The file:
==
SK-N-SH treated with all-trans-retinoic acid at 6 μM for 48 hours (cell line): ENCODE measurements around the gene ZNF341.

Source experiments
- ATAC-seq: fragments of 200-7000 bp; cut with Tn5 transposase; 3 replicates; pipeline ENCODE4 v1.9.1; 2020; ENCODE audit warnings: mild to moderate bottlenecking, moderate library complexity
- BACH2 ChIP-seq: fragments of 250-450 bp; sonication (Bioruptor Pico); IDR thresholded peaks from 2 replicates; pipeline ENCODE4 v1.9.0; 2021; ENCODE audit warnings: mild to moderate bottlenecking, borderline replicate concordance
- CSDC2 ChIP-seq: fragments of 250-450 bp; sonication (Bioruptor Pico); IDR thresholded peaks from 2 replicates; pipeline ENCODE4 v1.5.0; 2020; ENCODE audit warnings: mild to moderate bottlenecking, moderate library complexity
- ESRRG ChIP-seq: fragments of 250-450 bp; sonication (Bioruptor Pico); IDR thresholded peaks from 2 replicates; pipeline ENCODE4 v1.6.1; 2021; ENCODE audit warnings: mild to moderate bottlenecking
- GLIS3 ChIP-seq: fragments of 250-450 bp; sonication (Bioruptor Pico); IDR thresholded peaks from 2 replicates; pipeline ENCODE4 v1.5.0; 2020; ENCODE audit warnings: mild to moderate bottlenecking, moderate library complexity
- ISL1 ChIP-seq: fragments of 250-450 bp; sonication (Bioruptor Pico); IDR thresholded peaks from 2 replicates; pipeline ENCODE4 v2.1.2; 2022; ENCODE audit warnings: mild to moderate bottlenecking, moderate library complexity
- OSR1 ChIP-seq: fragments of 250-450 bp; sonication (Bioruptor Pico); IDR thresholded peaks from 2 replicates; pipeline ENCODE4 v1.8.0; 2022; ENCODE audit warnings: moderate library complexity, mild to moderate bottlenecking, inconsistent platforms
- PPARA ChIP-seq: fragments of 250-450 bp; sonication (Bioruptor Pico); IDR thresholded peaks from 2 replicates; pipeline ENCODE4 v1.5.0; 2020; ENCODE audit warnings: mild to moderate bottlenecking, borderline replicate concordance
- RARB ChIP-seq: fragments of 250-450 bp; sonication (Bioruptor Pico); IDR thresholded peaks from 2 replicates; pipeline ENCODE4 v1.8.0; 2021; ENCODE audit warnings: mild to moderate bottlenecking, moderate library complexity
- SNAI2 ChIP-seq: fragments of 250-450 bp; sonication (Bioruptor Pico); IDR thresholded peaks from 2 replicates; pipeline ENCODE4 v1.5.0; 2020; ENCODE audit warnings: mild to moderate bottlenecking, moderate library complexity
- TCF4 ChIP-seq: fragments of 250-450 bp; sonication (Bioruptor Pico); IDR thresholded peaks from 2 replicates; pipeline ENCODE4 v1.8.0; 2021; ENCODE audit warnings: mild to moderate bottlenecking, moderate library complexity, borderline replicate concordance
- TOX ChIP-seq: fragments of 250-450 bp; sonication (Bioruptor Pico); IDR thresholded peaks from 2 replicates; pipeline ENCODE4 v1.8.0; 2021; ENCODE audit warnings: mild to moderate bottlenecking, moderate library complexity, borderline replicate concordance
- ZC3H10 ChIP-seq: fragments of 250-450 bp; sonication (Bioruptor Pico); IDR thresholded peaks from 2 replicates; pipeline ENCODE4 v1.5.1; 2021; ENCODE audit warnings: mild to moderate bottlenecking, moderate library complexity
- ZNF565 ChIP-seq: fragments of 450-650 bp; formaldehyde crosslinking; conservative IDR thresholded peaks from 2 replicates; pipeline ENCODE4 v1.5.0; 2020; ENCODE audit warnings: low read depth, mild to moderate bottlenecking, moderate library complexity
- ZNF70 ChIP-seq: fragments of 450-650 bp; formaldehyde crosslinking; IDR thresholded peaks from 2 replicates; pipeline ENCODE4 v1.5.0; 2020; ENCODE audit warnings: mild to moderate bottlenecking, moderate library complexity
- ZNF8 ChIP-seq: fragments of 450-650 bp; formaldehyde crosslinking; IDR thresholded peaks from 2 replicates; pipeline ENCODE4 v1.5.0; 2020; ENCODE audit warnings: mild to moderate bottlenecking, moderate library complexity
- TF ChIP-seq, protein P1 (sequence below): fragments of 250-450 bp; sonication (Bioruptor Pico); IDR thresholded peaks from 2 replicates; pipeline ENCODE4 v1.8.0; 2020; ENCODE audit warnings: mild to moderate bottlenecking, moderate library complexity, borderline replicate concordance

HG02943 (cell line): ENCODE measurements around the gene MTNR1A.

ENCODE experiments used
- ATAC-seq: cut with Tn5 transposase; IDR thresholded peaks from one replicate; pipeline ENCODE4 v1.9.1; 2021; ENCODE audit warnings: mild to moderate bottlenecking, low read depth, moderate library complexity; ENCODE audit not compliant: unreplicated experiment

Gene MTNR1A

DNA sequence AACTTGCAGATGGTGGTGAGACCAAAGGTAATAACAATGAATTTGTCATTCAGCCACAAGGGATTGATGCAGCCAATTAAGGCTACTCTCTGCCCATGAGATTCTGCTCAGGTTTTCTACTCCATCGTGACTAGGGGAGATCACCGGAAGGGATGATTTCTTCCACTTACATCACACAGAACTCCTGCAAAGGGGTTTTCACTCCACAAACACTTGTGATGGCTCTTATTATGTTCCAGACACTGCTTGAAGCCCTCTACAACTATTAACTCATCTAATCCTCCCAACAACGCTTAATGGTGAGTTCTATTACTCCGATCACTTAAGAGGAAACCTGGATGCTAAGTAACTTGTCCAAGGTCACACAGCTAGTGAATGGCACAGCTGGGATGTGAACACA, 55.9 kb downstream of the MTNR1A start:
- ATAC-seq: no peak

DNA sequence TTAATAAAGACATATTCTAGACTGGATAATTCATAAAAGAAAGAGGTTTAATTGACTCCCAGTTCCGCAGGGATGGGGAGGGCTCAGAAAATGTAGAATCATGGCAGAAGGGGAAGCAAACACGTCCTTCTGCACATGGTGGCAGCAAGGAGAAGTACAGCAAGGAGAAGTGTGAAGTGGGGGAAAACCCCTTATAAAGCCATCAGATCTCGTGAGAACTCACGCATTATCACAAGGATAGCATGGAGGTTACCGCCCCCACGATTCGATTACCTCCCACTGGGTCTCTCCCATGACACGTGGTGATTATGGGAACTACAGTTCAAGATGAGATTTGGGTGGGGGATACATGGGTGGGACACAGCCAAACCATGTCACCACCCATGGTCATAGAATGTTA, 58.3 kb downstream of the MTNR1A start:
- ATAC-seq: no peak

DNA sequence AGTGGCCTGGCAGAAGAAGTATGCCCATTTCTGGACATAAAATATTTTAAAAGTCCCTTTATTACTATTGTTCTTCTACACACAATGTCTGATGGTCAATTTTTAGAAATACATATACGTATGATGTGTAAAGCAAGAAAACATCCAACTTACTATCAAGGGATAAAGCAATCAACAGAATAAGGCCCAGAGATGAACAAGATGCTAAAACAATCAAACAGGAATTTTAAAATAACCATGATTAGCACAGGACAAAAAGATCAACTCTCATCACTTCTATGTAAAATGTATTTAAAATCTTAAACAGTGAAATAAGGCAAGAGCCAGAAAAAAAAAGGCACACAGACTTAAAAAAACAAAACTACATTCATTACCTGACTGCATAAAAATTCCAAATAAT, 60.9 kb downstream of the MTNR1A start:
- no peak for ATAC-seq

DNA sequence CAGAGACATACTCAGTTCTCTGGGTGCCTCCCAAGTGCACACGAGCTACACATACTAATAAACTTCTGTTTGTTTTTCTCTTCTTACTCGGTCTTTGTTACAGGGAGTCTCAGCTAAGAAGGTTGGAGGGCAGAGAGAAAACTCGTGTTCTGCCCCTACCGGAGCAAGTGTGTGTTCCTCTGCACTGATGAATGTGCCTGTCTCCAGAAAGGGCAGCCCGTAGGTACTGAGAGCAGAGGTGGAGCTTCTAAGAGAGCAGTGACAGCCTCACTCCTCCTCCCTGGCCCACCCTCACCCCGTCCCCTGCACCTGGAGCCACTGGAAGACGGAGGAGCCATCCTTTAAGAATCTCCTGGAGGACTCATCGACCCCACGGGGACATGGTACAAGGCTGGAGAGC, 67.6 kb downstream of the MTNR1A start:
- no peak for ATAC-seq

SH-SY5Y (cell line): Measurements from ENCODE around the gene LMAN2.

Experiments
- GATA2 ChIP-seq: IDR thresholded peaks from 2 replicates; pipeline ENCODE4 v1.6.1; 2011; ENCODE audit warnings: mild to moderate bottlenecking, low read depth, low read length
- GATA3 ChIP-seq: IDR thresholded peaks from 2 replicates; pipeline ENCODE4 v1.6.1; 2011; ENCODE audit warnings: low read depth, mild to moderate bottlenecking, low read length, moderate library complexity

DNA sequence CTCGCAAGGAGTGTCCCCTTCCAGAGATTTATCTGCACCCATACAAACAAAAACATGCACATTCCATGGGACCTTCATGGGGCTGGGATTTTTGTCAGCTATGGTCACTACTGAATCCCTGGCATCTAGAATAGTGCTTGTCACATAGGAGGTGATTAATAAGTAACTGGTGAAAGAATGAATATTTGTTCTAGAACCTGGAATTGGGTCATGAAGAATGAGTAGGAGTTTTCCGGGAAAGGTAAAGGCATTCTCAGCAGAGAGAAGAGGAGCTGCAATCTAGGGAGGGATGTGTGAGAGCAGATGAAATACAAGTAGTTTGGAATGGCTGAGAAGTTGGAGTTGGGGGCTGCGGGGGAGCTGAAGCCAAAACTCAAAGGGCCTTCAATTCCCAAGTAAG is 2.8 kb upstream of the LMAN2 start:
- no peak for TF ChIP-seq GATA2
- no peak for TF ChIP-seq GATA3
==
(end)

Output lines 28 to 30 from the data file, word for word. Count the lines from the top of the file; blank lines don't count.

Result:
DNA sequence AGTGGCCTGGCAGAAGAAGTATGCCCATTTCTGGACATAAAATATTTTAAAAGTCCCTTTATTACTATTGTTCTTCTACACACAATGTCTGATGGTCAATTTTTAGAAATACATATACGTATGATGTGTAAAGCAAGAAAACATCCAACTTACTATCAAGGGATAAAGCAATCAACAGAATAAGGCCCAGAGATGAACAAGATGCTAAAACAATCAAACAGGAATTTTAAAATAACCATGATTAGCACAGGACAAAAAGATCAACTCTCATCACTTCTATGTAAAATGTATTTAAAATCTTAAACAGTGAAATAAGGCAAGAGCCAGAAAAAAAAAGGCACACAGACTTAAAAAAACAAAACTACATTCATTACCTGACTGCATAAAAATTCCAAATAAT, 60.9 kb downstream of the MTNR1A start:
- no peak for ATAC-seq

DNA sequence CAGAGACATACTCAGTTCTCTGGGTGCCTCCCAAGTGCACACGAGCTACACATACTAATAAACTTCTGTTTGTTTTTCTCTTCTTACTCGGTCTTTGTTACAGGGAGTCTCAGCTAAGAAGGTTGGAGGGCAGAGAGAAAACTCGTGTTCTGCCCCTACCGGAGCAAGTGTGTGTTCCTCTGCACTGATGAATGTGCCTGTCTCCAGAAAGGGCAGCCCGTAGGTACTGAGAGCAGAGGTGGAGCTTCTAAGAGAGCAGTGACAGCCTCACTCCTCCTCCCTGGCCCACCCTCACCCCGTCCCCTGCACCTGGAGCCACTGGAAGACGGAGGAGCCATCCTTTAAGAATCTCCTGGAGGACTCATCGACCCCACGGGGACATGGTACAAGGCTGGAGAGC, 67.6 kb downstream of the MTNR1A start: